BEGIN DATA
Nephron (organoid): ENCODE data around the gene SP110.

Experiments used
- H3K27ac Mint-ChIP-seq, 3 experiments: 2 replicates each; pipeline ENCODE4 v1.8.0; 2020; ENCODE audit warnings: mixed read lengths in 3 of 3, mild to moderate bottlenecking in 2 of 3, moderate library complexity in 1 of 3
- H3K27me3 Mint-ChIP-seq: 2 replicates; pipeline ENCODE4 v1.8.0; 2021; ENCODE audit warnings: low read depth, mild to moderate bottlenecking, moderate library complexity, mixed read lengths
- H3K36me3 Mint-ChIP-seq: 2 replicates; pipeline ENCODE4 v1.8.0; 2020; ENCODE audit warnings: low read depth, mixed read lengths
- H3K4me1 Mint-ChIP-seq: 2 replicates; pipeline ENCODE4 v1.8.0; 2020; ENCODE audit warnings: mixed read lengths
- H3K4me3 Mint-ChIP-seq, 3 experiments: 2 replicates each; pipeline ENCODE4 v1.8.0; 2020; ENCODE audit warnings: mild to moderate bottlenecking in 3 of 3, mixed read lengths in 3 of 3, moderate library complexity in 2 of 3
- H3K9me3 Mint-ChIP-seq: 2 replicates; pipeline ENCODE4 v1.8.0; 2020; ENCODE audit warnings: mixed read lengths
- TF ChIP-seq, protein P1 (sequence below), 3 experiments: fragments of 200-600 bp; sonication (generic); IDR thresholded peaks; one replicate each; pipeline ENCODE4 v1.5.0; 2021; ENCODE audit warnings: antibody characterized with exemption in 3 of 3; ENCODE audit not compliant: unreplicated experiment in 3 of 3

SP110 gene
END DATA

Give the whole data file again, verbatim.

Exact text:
Nephron (organoid): ENCODE data around the gene SP110.

Experiments used
- H3K27ac Mint-ChIP-seq, 3 experiments: 2 replicates each; pipeline ENCODE4 v1.8.0; 2020; ENCODE audit warnings: mixed read lengths in 3 of 3, mild to moderate bottlenecking in 2 of 3, moderate library complexity in 1 of 3
- H3K27me3 Mint-ChIP-seq: 2 replicates; pipeline ENCODE4 v1.8.0; 2021; ENCODE audit warnings: low read depth, mild to moderate bottlenecking, moderate library complexity, mixed read lengths
- H3K36me3 Mint-ChIP-seq: 2 replicates; pipeline ENCODE4 v1.8.0; 2020; ENCODE audit warnings: low read depth, mixed read lengths
- H3K4me1 Mint-ChIP-seq: 2 replicates; pipeline ENCODE4 v1.8.0; 2020; ENCODE audit warnings: mixed read lengths
- H3K4me3 Mint-ChIP-seq, 3 experiments: 2 replicates each; pipeline ENCODE4 v1.8.0; 2020; ENCODE audit warnings: mild to moderate bottlenecking in 3 of 3, mixed read lengths in 3 of 3, moderate library complexity in 2 of 3
- H3K9me3 Mint-ChIP-seq: 2 replicates; pipeline ENCODE4 v1.8.0; 2020; ENCODE audit warnings: mixed read lengths
- TF ChIP-seq, protein P1 (sequence below), 3 experiments: fragments of 200-600 bp; sonication (generic); IDR thresholded peaks; one replicate each; pipeline ENCODE4 v1.5.0; 2021; ENCODE audit warnings: antibody characterized with exemption in 3 of 3; ENCODE audit not compliant: unreplicated experiment in 3 of 3

SP110 gene